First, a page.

Ordinary Time: XVI [A] Sunday (July 19) Wis 12:13, 16-19; Rom 8:26-27; Mt 13:24-43 )
Today’s readings tell us about a very patient and compassionate God Who is hopeful that the so-called “weeds” among us will be converted, and that we should not be in a hurry to eliminate such elements from the Church or society or the family on the basis of unwarranted and hasty judgment.
The first reading gives us a picture of a merciful and patient God rather
than the strict, angry and judging God presented in the book of Genesis. The Refrain for today’s Responsorial Psalm (Ps 85) has us singing, “Lord, you are Good and forgiving!” The second reading reminds us that the Spirit of God goes on empowering us in our weakness, and, hence, we should be patient with ourselves.
Finally, the long form of today’s Gospel contains the parable of the wheat and the weeds, an agricultural parable with allegoric interpretation. Through this parable, Jesus assures us that we are the field of God. We are the ground He works as well as the plants He nurtures. We are the people He rests His hopes upon and the people in whom He plants good seed. We are the congregation He anoints with the Holy Spirit.
Jesus presents a wise and patient God Who allows the good and the evil to coexist in the world, so that the evil ones may come to conversion before their time ends and God must punish them. God gives all of us sinners ample time to repent and, with His grace, change our lives. The parable tries to teach the need for tolerance, patience, and the acceptance of God's judgment to the Judeo-Christian community as well as to His Church and to us, His members.. The parablealso encourages us when we discover sin and weakness within ourselves and challenges us to open ourselves to God’s love more and more.
Life messages: 1) We need to practice patience and show mercy. Let us patiently and lovingly treat the “weeds” in our society as our brothers and sisters and do all in our power to put them back on the right road to Heaven, especially by our good example, encouragement and our fervent prayer for their conversion. Let us remember that most of us have been “weeds” in God’s field more than once, and God has showed us mercy. God is so merciful that He allows evil to exist in order that what is good may grow. He allows evil to exist also because He can turn it into good.
2) We should not be discouraged because of the “weeds” in the Church: Why does God permit evil to triumph so often in this world? Why the wicked are allowed to prosper? Jesus answers these questions in the parable. The triumph and prosperity of the wicked are short-lived, whereas the reward of the Christian who suffers from their wickedness is everlasting. God uses the very wickedness and injustices of evildoers to perfect His elect. Bishop Sheen said in one of his radio speeches: “The history of the world would have been different if the Christian authorities had shown compassion, patience and mercy instead of expelling Hitler and Mussolini from the schools and Stalin from the seminary in disgrace as ‘weeds.’”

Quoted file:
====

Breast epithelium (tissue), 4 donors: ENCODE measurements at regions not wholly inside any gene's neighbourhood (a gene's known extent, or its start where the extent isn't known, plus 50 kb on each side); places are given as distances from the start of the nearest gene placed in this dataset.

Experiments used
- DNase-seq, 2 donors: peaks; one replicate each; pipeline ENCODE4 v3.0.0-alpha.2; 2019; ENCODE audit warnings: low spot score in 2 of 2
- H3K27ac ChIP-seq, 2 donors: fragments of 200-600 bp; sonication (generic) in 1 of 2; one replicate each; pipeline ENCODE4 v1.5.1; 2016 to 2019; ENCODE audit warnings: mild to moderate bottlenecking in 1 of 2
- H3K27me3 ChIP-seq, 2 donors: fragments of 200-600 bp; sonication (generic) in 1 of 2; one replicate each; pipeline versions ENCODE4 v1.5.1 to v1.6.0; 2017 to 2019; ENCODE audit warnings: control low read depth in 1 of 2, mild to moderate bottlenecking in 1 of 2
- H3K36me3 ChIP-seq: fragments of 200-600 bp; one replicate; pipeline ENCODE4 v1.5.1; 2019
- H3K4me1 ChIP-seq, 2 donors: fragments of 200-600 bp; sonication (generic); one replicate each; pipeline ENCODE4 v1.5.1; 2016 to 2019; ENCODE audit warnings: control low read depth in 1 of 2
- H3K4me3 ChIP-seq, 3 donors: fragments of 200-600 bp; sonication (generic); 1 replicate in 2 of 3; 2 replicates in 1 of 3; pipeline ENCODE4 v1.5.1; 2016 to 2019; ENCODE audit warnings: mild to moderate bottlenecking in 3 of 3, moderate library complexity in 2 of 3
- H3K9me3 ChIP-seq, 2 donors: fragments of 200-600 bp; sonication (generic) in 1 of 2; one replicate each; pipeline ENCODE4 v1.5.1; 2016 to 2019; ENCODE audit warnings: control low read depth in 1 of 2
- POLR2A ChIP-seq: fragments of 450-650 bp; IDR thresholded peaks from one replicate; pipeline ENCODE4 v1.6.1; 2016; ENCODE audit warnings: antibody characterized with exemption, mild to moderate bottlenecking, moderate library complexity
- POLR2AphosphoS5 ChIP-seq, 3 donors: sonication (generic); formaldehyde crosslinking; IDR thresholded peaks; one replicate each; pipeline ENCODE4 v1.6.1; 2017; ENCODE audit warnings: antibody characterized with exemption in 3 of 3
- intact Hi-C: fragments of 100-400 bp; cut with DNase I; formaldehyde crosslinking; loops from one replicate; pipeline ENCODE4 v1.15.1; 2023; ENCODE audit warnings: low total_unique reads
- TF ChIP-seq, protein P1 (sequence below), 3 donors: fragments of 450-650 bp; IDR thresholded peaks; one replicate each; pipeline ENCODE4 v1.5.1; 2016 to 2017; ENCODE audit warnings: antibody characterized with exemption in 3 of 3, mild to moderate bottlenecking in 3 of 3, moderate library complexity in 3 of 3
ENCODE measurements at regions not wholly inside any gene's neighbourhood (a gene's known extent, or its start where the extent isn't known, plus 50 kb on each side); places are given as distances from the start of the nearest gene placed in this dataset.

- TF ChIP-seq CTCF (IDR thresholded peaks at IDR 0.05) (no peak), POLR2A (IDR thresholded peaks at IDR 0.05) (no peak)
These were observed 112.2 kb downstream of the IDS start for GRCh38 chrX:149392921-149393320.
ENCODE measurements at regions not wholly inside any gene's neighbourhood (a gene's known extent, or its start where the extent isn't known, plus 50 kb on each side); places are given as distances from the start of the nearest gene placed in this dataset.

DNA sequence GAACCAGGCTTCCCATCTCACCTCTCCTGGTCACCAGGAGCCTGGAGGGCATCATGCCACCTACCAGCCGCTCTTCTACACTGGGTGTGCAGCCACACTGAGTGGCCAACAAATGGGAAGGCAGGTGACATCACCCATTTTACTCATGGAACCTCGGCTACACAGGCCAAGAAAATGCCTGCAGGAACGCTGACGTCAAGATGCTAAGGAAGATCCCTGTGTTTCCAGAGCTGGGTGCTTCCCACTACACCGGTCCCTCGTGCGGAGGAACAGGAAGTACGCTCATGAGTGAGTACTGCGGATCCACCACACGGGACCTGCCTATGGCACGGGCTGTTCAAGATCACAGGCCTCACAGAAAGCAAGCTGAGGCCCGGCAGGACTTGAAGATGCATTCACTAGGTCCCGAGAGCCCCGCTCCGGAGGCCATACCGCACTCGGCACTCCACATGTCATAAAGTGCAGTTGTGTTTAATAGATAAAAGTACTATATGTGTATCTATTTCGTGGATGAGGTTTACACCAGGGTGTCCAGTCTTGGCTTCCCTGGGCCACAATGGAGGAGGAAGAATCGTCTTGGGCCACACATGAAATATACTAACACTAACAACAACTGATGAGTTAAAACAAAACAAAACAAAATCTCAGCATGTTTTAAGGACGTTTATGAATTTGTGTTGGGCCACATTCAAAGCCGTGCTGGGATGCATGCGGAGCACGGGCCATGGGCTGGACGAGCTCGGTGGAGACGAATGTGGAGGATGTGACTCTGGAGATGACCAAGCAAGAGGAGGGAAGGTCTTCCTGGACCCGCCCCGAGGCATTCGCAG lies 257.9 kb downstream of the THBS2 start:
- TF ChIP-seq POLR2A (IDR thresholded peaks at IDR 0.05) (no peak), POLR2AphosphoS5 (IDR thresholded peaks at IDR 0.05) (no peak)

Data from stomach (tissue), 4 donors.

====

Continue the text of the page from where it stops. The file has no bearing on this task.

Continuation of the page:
3) Lighting a light rather than cursing the darkness: Terry Fox was a 22 year of student at Simon Fraser University in Canada. In 1977 he contracted bone cancer and had to have his right leg amputated. When his old high school basketball coach heard about the tragedy, he sent Terry a newspaper article about an amputee who ran in the New York Marathon. The article triggered Terry’s imagination. He knew he had only a few years to live, and he wanted to do something significant with them. He decided he would try to run across Canada from Newfoundland to British Columbia, a distance of 5,000 miles. He would ask people to sponsor him and give the proceeds to cancer research. For 18 months, Terry practiced running on the artificial leg. Finally, on April 12, 1980, he began his run. He dipped his artificial leg into the Atlantic and set out across Canada. In his pocket he had pledges totaling over a million dollars. Then 114 days and 3,000 miles into the run, Terry suddenly collapsed. The cancer had spread to his lungs. He would be unable to complete the run. When news of Terry’s collapse broke, people from all over Canada began sending pledges to him in the Hospital. In hours, over $24 million was pledged. A few days later, Terry died. If anyone had a right to curse the darkness, it was Terry. But he was too big for that. He decided to light a candle. And that light has been shining ever since. A movie has been made of his life. A stamp has been issued in his honour. And he is the youngest person ever to receive his nation’s highest honour, the Order of Canada. To this day, Terry still excites the imagination of people. (Mark Link in Sunday Homilies; quoted by Fr. Botelho).